3 Replies Latest reply on Nov 8, 2011 6:19 PM by Jerry Steiger

    Request for help with constraints in arbor press simulation

    Julian Leland

      Hi all,

       

      I'm trying to simulate stresses developed in a simple arbor press as part of a class project. The arbor press consists of three parts: the frame, the "spindle" (basically a 1.75" dia. rod, flattened in one section with a 12-pitch, 25 deg. pressure angle rack cut into the flat section), and a pinion to drive the spindle. I have successfully modeled all three components, and have been able to simulate them with SW Motion. However, I'd like to examine the stresses that develop throughout the entire assembly: I've tried a couple of times to set up a simulation using SW Simulation, but haven't had any luck.

       

      What I'd like to do is apply a torque to the pinion with the end of the spindle fixed, as though I placed a solid block in the press and applied pressure. I'd like to have the gears mesh together, and then get the stresses in the frame as well as in both the spindle and the pinion reported. Historically, I've set up the simulation as follows:

      1. Assembly set-up: I've set up the assembly with standard mates (concentric, parallel, distance) to position the spindle and pinion within the frame. I have NOT included a rack and pinion mate between the spindle and pinion, but I have made a point of positioning the pinion such that its teeth do not interfere with any of the rack teeth.
      2. Fixtures: I define both the base of the frame as well as the end of the spindle (the part that applies the pressure in an arbor press) as fixed.
      3. Loads: I apply a 1 N-m torque to the pinion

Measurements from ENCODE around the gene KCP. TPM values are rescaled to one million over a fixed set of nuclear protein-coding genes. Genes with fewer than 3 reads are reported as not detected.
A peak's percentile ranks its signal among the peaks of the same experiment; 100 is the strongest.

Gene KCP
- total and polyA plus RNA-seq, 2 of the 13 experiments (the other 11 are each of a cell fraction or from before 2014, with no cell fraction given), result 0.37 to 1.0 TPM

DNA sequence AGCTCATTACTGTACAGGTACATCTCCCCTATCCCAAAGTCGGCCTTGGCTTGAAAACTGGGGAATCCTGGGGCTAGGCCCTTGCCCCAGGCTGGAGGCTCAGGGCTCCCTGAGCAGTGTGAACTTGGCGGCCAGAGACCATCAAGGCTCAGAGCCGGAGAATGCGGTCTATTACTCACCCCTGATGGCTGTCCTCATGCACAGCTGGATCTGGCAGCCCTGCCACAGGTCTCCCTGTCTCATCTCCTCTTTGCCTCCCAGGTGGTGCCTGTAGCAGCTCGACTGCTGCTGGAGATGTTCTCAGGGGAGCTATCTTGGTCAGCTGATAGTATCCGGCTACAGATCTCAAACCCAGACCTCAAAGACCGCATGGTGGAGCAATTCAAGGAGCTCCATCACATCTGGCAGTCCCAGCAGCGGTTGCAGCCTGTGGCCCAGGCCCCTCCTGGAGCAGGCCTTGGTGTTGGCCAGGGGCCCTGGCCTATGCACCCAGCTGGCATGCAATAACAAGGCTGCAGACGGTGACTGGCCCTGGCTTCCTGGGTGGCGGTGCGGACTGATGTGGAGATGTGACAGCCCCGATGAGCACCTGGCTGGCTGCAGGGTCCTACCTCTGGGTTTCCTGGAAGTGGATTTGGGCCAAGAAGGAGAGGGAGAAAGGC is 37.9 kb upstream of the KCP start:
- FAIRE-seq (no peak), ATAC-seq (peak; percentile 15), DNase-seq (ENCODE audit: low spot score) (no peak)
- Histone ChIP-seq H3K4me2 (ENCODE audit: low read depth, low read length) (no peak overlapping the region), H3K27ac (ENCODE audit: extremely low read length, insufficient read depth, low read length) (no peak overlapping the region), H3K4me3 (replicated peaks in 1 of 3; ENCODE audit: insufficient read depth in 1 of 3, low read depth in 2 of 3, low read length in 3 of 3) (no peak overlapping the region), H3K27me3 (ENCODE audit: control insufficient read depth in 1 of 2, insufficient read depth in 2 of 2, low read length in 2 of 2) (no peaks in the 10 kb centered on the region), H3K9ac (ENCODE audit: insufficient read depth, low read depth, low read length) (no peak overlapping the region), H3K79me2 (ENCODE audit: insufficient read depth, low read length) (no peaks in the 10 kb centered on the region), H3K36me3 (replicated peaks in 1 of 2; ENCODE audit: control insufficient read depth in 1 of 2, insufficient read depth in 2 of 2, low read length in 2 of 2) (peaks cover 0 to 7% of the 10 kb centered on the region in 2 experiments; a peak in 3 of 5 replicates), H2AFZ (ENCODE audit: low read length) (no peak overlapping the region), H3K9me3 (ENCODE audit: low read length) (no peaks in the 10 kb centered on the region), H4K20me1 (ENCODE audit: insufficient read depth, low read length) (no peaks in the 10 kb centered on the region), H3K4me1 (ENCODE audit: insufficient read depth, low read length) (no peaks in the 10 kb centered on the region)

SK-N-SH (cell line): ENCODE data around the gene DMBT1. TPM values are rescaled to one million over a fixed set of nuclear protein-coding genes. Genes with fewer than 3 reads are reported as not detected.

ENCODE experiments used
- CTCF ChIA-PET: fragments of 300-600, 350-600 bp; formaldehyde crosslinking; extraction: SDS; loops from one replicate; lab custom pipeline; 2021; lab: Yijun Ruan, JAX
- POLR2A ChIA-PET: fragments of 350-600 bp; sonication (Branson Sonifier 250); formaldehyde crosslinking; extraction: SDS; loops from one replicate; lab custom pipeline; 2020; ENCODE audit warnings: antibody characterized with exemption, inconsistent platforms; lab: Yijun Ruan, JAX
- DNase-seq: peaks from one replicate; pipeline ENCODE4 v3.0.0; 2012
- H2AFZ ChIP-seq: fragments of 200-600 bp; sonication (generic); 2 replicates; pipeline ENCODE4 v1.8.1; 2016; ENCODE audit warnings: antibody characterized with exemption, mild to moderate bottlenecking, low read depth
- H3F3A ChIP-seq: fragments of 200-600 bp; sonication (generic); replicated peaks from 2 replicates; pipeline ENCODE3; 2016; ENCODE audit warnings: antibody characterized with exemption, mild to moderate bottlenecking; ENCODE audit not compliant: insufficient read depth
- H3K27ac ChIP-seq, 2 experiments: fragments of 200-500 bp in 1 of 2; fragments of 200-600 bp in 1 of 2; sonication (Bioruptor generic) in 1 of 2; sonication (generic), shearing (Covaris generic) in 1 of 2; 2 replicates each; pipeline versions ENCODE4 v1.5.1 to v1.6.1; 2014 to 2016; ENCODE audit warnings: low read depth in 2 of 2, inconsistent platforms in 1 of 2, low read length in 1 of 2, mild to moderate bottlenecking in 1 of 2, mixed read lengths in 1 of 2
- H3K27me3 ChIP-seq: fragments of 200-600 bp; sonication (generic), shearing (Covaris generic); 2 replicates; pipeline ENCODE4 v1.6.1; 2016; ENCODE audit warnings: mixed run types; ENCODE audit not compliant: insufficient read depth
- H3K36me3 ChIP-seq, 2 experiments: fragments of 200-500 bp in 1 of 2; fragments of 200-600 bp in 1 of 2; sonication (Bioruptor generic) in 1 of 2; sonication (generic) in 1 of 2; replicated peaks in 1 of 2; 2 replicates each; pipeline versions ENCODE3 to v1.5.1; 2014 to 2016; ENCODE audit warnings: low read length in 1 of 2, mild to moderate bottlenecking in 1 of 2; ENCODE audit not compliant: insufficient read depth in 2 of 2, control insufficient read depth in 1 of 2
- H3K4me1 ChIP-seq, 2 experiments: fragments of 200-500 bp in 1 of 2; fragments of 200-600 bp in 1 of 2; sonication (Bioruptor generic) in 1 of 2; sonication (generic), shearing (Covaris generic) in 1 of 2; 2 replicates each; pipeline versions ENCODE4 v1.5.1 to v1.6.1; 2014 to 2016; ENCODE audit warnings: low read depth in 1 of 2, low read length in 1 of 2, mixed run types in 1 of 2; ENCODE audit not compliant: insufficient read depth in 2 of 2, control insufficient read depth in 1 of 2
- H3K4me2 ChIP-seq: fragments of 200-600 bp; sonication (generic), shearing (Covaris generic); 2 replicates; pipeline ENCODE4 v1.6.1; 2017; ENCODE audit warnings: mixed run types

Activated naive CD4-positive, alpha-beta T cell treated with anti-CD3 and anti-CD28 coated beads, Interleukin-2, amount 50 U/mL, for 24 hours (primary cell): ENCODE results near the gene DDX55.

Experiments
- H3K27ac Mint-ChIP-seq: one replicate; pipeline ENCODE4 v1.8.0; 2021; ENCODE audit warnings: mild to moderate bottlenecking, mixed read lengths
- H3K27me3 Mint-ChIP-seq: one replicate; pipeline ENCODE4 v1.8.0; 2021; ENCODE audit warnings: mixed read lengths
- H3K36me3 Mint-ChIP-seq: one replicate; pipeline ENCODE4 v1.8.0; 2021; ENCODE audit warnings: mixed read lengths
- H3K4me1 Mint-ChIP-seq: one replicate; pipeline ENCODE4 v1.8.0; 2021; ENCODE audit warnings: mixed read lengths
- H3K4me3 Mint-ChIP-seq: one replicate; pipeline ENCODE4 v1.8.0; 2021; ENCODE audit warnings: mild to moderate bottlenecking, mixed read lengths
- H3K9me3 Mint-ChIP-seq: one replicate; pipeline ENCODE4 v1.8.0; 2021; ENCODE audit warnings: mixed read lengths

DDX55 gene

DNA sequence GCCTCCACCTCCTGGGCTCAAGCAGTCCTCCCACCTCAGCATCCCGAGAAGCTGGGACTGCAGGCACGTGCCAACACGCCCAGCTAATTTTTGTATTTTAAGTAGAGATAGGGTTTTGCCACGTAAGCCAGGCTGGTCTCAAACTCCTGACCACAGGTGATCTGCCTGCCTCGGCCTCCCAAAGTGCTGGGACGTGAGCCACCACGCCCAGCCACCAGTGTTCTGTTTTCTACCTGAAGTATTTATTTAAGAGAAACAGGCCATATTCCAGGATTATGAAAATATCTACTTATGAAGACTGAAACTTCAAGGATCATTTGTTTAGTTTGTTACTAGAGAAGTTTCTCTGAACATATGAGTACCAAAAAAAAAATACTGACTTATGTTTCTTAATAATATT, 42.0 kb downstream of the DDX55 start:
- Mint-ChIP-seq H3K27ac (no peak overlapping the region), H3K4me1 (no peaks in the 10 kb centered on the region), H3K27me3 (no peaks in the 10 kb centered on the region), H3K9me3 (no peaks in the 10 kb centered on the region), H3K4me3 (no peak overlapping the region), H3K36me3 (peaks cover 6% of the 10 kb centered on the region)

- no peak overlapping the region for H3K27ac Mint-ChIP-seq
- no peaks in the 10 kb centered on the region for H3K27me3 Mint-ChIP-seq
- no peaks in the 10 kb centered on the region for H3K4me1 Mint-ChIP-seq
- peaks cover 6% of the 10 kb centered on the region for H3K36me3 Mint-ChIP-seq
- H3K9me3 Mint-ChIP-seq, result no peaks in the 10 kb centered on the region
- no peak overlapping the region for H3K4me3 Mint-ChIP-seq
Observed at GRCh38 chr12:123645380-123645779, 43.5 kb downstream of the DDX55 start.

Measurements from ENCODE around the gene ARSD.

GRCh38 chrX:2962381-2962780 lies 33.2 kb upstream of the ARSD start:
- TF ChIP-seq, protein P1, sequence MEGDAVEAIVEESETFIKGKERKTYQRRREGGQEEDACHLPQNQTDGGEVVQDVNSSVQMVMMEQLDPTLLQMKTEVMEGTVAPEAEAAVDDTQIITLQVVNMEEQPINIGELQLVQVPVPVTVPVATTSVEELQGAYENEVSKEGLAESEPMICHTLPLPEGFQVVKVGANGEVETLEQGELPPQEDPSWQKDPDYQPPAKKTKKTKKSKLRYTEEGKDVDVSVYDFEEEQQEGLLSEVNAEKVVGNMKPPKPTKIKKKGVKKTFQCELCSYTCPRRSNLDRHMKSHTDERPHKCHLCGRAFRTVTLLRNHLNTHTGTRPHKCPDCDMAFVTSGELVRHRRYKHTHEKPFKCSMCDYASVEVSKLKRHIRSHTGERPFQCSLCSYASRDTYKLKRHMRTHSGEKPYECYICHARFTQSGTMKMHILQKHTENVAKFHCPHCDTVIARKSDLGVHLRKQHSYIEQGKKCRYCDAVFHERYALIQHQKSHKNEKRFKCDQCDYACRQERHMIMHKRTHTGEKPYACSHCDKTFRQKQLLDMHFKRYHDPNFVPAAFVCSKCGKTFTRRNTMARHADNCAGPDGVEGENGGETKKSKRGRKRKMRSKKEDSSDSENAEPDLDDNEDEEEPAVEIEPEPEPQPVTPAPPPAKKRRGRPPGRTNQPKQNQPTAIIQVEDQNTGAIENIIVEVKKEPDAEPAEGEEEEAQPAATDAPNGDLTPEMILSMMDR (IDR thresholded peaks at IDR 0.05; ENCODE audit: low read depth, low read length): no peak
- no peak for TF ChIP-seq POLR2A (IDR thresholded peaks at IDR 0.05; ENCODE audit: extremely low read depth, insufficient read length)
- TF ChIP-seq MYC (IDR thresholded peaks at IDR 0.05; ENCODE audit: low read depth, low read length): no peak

4. Connections (this is where I think I'm going wrong): I define a no-penetration component contact between the rack and the pinion. I've also noticed that a "bonded" global contact is defined at some point in this process: this didn't make sense to me (why would I want all the components to be defined as bonded together?), so I deleted it. Was this the wrong thing to do?
      5. Meshing: Nothing fancy here - I just let SW set up a fairly coarse mesh, and ran the simulation.

       

      Results thus far have been pretty odd - I've gotten a number of error messages during simulation (I neglected to write them down, sorry), and the final simulation plot showed no variance in either deflection or von Mises stress across the model, even though the spindle had distorted WILDLY (stretched out enormously, through the frame of the arbor press). If anyone has any suggestions for what I'm doing wrong, or how I could better approach this problem, I'd appreciate them greatly. I'm using SW 2011, with Motion and Simulation.

       

      JL

        • Re: Request for help with constraints in arbor press simulation
          Jerry Steiger

          Julian,